8 ways consumers are misled by product labeling

Picture of a water label.

Few manufacturers are interested in the well-being of their consuming public.

The great majority are ever alert to circumvent the law, to deceive the customer by throwing sand in his eyes, as it were.

Among the more common ways in which they do this are the following:

First, there is the use of very fine print.

Unless one has good eyesight, which 60 percent of the public does not have, one will have difficulty reading many of the lists of contents on labels.

Of course, where a popular chocolate product has thirty-one ingredients, fourteen of which are chemicals with no food value, it is easy to understand why they want to put the list in small type!

Second, there is the trick of having the type color and the background so much alike that it is very difficult to read except when held to the light in a certain way.

Light-colored or metallic inks are frequently used for this purpose.

Third is the crude device of a poor job of printing - either too much ink so that it smears, or so little that it is hardly legible.

This also discourages customers from trying to read the list of contents.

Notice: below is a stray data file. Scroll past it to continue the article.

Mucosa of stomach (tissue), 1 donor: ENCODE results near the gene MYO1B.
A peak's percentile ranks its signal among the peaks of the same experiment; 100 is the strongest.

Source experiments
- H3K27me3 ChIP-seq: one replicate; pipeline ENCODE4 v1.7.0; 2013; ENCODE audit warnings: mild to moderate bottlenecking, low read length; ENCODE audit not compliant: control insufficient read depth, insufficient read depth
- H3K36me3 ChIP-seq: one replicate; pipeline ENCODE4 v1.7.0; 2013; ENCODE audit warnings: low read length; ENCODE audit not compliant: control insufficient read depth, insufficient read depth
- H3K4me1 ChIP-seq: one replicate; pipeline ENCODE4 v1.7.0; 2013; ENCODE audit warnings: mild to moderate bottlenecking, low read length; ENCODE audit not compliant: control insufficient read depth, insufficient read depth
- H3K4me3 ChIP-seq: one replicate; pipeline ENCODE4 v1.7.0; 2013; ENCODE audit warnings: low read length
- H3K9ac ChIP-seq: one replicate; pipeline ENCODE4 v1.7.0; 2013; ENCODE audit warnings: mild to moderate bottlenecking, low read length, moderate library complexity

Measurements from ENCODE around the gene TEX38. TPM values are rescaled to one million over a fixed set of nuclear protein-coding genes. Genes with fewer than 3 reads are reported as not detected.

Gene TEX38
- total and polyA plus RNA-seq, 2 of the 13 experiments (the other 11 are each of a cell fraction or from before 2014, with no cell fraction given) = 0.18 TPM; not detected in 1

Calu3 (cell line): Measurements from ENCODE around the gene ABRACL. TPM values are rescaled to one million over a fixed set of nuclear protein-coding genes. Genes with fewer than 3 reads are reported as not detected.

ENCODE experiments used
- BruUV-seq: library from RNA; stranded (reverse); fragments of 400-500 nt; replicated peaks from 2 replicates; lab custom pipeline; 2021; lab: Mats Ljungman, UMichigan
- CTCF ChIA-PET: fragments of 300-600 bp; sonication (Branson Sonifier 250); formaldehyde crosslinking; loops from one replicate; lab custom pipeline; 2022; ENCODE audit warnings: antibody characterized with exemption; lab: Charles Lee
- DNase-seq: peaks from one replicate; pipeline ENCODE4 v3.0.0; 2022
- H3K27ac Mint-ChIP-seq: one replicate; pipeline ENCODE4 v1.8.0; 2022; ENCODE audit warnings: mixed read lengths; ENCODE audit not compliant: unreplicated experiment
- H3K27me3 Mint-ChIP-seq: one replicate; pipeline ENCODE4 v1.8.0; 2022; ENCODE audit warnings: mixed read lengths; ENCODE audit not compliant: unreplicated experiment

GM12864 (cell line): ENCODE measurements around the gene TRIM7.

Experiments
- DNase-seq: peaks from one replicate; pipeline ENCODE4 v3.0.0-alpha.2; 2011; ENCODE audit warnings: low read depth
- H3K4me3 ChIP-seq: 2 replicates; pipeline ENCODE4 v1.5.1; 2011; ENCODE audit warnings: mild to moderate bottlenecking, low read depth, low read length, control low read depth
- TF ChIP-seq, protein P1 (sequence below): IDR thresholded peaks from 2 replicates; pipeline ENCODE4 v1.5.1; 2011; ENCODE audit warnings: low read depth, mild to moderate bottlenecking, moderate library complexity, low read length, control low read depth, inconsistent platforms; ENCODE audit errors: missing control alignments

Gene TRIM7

Fourth is the putting of the list in a corner on the side of the package or on the back.

When there is a long list it may begin on one side and continue on another, few customers turn the carton to finish reading the list.

Fifth is to hide behind nice-sounding words that obscure the real meaning.

For instance, would you think that “oxygen interceptor added to improve stability” meant the adding of chemicals simply to prevent the fat in the product from becoming oxidized?

The same is the purpose of an “antioxidant.” 

Sixth, there is the custom of hiding behind technical names that mean nothing to the consumer.

Consider such names as: Butylated Hydroxyanisole, Butylated Hydroxytoluene, Propyl Gallate, Tocopherols, Isopropyl Citrate, Ethylene Diamine, and so forth.

At present there is agitation to eliminate all these and simply to state: “Fat preservative added,” “Fat antioxidant present to retard rancidity,” and so forth.

But if any of these chemicals should be found harmful, as food additives have been found time and again users should know this.

Seventh, there is out-and-out misrepresentation.

For example, a famous name appears prominently on an appliance, but closer examination reveals that only a very small part of it, such as the thermostat, is made by this maker.

Or watches are listed as having more jewels than they actually have; or they may have such a number of jewels, but merely as ornaments, not serving the purpose of jewels in watches, that of bearings.

Eighth, finally, there is the form of misrepresentation that gives a list of ingredients but does not tell how much of each is in it.

People pay more for a vegetable juice that has eight ingredients, but how much is there of each?

So let consumers be especially careful in reading the labels, make comparisons and benefit from the facts they do contain. 

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